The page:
Media transparency, also referred to as transparent media or media opacity,[1] is a concept that explores how and why information subsidies are being produced, distributed and handled by media professionals, including journalists, editors, public relations practitioners, government officials, public affairs specialists, and spokespeople. In short, media transparency reflects the relationship between civilization and journalists, news sources and government. According to a textual analysis of “Information Subsidies and Agenda Building: A Study of Local Radio News”, an information subsidy is defined as “any item provided to the media in order to gain time or space[2]” (Burns, 1998). In order to understand media transparency, one must gain an understanding of the different aspects in which media transparency is researched, understood, and explored. The following page will attempt to examine media transparency as it has grown and how it affects the modern world.

Overview edit

Media transparency deals with the openness and accountability of the media and can be defined as a transparent exchange of information subsidies based on the ideas of newsworthiness.[3] Media transparency is one of the biggest challenges of contemporary everyday media practices around the world as media outlets and journalists constantly experience pressures from advertisers, information sources, publishers, and other influential groups.[4]

News sources may influence what information is published or not published. Sometimes, published information can also be paid for by news sources, but the end media product (an article, a program, a blog post) does not clearly indicate that the message has been paid or influenced in any way. Such media opacity, or media non-transparency, ruins the trust and transparency between the media and the public and have implications for transparency of new forms of advertising and public relations (such as native advertising and brand journalism).[5]

Media transparency is defined to be a normative concept and is achieved when:

  1. there are many competing sources of information;
  2. the method of information delivery is known; and
  3. funding of media production is disclosed and publicly available.[5]

An important note concerning Media Transparency is the use of ICTs, which can be defined as "Information and Communication Technology[6]". ICTs are the online ways in which communication will be discussed in the following sections of this entry page.

The background of ICTs and transparency (Heidegger and McLuhan) edit

Transparency using the Internet has been a large fascination of social scientists, and the research surrounding transparency continues to grow. The basis to understanding transparency and technology is emphasized by Yoni Van Den Eede to be the work of Martin Heidegger and Marshall McLuhan. Eede claims, "In recent years several approaches--philosophical, sociological, psychological-- have been developed to come to grips with our profoundly technologically mediated world[7]" (Eede, 2011). Yet continues to explain that these recent discoveries would have not been made without the work first accomplished concerning media and technology by Heidegger and McLuhan.

Martin Heidegger began the studies without using the word transparency, but its relevance is clear within his "Tool Analysis".[7] The "Tool Analysis" argues that one is never aware of the tools they use in their every life until it no longer functions as it should, or as Eede concludes, "the tool is 'transparent' in the sense that we don't notice it "as-tool".[7] The tool in this context is media, and as the study argues we do not notice media and the presence it holds in our life. Eede expands on the Tool Analysis curated by Heidegger as she states there are two ways in which humans use tools, readiness to hand and presence at hand.[7] This separation of readiness and presence is explained further by G. Harman as he argues that the theory proposed by Heidegger can be understood through what we consciously view as helpful versus what is unconsciously helping us (humankind). Harman claims, "If I observe a table and try to describe its appearance, I silently rely on a vast armada of invisible things that recede into a tacit background. The table that hovers visibly before my mind is outnumbered by all the invisible items that sustain my current reality: floor, oxygen, air conditioning, bodily organs"[8] (Harman, 2010). Through understanding this 'table' analogy, one can conclude that the table in this sense is technology, and its use to create transparency and understanding within society concerning social and economic doings of government and the greater power of which governs each nation and entity is the vast background of which is overlooked,[8] just as the surroundings of the table are. Through this understanding of theory, transparency can then be further explored for its major importance in creating ones environment consciously and unconsciously.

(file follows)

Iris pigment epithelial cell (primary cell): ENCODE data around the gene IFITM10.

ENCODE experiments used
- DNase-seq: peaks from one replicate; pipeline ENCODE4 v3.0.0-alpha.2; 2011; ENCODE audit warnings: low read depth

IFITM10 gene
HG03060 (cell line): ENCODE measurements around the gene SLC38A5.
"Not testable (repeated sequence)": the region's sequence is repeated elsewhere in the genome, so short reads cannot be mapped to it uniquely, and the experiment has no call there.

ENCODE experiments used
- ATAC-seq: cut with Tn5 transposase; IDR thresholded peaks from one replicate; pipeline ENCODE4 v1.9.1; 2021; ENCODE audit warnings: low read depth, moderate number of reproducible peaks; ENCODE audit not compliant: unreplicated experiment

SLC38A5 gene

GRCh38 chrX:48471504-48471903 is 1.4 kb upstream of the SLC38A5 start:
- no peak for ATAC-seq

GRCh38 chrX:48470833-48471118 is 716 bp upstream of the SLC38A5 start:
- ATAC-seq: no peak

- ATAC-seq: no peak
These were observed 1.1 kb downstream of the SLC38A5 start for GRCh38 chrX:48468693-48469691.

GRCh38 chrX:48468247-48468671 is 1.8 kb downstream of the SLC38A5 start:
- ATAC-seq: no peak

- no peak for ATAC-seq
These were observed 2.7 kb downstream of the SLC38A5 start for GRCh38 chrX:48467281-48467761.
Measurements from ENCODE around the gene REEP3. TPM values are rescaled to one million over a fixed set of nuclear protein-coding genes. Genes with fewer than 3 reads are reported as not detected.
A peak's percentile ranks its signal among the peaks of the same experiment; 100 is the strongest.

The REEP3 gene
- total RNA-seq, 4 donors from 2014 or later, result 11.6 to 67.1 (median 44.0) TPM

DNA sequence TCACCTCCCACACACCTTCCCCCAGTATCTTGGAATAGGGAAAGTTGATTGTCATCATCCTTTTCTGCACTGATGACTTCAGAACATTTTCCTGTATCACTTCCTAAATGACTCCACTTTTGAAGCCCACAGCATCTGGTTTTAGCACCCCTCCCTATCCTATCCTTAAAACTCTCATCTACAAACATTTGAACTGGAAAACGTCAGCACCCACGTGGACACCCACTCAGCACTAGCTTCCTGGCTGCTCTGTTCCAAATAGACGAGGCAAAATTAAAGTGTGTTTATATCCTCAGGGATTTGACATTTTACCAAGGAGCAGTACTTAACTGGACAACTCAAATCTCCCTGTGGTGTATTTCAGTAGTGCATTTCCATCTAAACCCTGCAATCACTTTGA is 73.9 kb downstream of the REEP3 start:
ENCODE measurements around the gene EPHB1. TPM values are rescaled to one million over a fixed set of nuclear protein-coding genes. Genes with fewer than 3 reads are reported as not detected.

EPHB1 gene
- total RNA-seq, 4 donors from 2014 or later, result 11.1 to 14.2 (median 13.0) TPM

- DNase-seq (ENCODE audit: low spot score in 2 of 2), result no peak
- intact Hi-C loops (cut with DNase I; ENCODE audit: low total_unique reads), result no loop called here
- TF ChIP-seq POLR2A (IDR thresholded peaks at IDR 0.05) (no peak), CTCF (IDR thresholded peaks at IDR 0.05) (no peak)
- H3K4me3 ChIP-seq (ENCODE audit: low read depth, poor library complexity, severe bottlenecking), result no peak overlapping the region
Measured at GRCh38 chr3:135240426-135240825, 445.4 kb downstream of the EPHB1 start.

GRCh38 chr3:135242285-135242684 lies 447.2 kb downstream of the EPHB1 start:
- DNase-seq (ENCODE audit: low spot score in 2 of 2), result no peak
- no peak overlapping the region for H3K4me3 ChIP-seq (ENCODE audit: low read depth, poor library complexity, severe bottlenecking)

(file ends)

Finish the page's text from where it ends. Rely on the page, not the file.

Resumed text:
Another important theorist to consider when researching ICTs and transparency is Marshall McLuhan, who coined the term "the medium is the message".[7] McLuhan conducted his work within the 1960s, with the introduction of the global village and age of technology use in communications. The concept of transparency is heavily explored within McLuhan's media theory which examines the media as the channels of medium in which media is presented (television, radio, etc.) which are then defined to be the real messages of the media themselves, and emphasis is placed upon understanding the means of medium rather than content itself as they "manifest themselves first and foremost in the way we perceive, process and interpret sense data"[7] (Eede, 2011). Through understanding the actual medium to be the message, and as the medium itself creates a greater understanding and transparent view of the world around us, one can conclude that McLuhan's work is essential to then looking to understand why ICTs and a sense of transparency concerning day to day life, government work, and national/ global work is of importance. McLuhan, to summarize, concluded that society must be more involved, and that its participates are actively looking to be more involved as they navigate their social understanding and surrounding.[9]